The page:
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Hare's works have tended to be somewhat sensationalized and have co-mingled academic and lay (newspaper type) accounts. doi: 10.1007/s11920-005-0026-3 Psychopathy traditionally is defined by a cluster of inferred personality traits and socially deviant behaviors. The Annual Review of Clinical Psychology, 4, 217-246. Factor 2 is strongly correlated with these latter variables and with scales related to socialization.
Despite much research on neurophysiological correlates of psychopathy, no clear consensus has developed yet concerning a neuropsychological theory of psychopathy. The accepted standard for the reliable and valid assessment of psychopathy is the Psychopathy Checklist-Revised (PCL-R). doi: 10.1146/annurev.clinpsy.3.022806.091452 In this review, we focus on two major influences on current conceptualizations of psychopathy: one clinical, with its origins largely in the early case studies of Cleckley, and the other empirical, the result of widespread use of the Hare Psychopathy Checklist-Revised (PCL-R) for assessment purposes. We conclude that both factors measure important elements of psychopathy and that assessments based only on the presence of antisocial behavior or on scales related to socialization are inadequate.
Some psychopaths can control their self-serving behaviors so they remain (perhaps just barely) within the bounds of legal behavior, not because to do otherwise would be "wrong," but because being caught would unduly interfere with their efforts to get what they want.
In some circumstances, psychopathic traits may actually help an individual become a well-regarded (although not necessarily well-liked) member of society. This is a detailed overview of the development and structural properties of the PCL-R and its derivatives.
Many points of controversy are left unanswered and many key issues remain to be addressed. Because of its importance in basic and applied research, and in the mental health and criminal justice systems, the PCL-R has been subjected to intense scrutiny by researchers and clinicians. Some investigators assert that the PCL-R, ostensibly based on Cleckley's work, has "drifted" from the construct described in his Clinical Profile.
— Types of psychopaths commonly identified: Psychopathy is a psychological condition in which the individual shows a profound lack of empathy for the feelings of others, a willingness to engage in immoral and antisocial behavior for short-term gains, and extreme egocentricity. In this article we discuss issues surrounding its structural properties and those of its derivatives. We evaluate this profile, note its basis in an unrepresentative sample of patients, and suggest that its literal and uncritical acceptance by the research community has become problematical. We now have an impressive body of replicable and meaningful empirical findings, due in large part to the widespread adoption of the PCL-R and its derivatives as a common working model of psychopathy.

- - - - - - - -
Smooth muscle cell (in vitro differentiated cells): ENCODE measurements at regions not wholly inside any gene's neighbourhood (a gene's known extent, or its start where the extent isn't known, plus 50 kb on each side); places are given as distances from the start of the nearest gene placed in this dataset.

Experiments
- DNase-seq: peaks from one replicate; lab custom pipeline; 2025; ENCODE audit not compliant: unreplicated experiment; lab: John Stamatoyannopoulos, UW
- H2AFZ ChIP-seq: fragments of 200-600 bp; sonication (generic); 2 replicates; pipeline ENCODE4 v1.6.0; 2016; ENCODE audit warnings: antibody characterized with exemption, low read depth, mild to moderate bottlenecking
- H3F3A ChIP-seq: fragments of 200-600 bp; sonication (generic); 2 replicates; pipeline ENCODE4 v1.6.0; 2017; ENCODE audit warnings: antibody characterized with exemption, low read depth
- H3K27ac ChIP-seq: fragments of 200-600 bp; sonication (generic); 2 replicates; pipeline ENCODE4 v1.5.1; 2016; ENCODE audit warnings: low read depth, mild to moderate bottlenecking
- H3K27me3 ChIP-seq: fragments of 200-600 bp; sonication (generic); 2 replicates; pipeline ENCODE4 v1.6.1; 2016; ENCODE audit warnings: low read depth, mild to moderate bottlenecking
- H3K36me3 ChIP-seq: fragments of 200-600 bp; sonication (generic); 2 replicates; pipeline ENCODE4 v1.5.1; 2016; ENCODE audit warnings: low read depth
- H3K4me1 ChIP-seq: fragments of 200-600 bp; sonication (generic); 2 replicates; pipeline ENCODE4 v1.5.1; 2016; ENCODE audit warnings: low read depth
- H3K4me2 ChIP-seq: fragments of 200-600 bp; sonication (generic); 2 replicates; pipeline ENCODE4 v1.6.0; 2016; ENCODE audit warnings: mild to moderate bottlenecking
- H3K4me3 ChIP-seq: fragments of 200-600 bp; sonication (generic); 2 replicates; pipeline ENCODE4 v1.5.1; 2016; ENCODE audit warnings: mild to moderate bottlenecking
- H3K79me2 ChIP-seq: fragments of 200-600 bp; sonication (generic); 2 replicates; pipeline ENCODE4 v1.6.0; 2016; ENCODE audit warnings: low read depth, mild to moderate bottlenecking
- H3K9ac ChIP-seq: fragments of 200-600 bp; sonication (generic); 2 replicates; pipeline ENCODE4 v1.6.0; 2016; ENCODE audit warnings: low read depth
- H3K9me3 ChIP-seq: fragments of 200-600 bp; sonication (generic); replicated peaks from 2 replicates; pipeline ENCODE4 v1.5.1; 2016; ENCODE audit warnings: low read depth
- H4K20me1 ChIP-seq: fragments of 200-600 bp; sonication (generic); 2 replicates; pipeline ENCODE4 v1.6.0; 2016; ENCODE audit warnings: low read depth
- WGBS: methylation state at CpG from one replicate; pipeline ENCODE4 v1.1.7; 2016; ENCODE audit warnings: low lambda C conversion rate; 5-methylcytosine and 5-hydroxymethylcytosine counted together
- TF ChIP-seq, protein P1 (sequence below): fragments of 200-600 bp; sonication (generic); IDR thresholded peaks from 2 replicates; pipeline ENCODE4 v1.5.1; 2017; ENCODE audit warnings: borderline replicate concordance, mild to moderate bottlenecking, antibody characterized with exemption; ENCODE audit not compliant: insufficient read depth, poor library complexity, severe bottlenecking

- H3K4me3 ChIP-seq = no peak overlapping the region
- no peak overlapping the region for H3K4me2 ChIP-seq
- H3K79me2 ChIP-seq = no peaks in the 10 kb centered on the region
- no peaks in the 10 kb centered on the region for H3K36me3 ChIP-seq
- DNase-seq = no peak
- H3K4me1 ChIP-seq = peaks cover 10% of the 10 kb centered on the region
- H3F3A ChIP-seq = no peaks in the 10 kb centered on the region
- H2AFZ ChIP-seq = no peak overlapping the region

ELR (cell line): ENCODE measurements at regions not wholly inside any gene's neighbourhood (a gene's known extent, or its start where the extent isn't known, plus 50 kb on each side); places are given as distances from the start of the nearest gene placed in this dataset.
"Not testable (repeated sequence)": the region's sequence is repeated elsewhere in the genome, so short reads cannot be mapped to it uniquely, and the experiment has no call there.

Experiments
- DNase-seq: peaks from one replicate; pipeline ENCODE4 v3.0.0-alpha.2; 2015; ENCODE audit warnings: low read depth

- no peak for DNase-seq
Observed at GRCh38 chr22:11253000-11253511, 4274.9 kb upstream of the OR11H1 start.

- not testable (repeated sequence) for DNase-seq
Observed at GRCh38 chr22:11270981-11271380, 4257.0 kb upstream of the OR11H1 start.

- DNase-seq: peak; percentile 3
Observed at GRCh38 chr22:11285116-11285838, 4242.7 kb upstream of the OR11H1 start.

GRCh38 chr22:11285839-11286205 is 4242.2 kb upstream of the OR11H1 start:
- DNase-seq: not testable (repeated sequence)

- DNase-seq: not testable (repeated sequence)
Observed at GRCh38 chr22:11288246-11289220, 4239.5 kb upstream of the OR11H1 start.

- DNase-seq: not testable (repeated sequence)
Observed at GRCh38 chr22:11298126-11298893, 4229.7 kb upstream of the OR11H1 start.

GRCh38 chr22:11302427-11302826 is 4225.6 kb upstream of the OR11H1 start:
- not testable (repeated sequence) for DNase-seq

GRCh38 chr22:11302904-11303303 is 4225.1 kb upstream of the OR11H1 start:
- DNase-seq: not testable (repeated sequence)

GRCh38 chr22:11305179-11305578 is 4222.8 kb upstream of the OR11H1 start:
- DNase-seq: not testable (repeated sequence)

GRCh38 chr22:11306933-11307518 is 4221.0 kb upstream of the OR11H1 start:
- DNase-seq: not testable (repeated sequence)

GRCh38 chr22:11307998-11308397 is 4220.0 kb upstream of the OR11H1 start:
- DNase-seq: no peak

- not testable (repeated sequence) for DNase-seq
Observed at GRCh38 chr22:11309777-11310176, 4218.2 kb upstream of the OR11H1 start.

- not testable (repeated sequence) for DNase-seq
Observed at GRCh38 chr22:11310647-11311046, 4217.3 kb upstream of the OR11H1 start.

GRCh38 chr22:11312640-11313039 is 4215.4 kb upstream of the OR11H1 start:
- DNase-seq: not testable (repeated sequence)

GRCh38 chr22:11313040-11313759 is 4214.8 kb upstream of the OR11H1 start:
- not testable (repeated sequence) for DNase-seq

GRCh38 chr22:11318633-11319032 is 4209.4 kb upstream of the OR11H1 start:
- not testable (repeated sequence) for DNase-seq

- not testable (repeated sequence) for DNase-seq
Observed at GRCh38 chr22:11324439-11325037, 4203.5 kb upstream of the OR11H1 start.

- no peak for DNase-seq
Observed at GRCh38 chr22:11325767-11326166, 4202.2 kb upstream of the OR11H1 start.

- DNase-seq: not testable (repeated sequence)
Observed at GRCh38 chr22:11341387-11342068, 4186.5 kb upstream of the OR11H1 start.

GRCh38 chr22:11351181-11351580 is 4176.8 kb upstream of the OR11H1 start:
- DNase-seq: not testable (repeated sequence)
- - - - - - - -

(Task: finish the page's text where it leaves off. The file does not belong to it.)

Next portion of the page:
Psychopaths are at increased risk of engaging in both reactive and instrumental aggression.
Psychopaths do not have the fear response experienced by most of us to the potential negative consequences of criminal or risky behavior and are relatively insensitive to punishment. Using factor analysis, item response theory, and multidimensional scaling, we propose that the PCL-R and its derivatives are underpinned by at least four correlated factors: Interpersonal, Affective, Lifestyle, and Antisocial. Given that the modeling results to date indicate a moderate to strong covariation of four dimensions of psychopathy (Interpersonal, Affective, Behavioral, and Antisocial), it would be prudent to assume that the longitudinal relations among these dimensions are interactive and reciprocal, and that the "real" core of psychopathy has yet to be uncovered. We also argue that the idea of construct "drift" is irrelevant to current conceptualizations of psychopathy, which are better informed by the extensive empirical research on the integration of structural, genetic, developmental, personality, and neurobiological research findings than by rigid adherence to early clinical formulations.
They tend not to be deterred from their self-serving behaviors by criminal or social penalties. We argue that attempts to characterize antisocial behaviors as merely "downstream" manifestations of more central traits are inconsistent with the structural properties of the PCL-R and with evidence that the development of traits and actions are interactive and reciprocal. We offer some suggestions for future research on psychopathy.
The two types of aggression, instrumental and reactive, are not mutually exclusive. The mob hit man may commit murder as part of his job but, like others, can experience road rage after a bad day at work.
The point is that the reliance on instrumental aggression to get what they want is one of me unsettling things that distinguishes some psychopaths from the general population.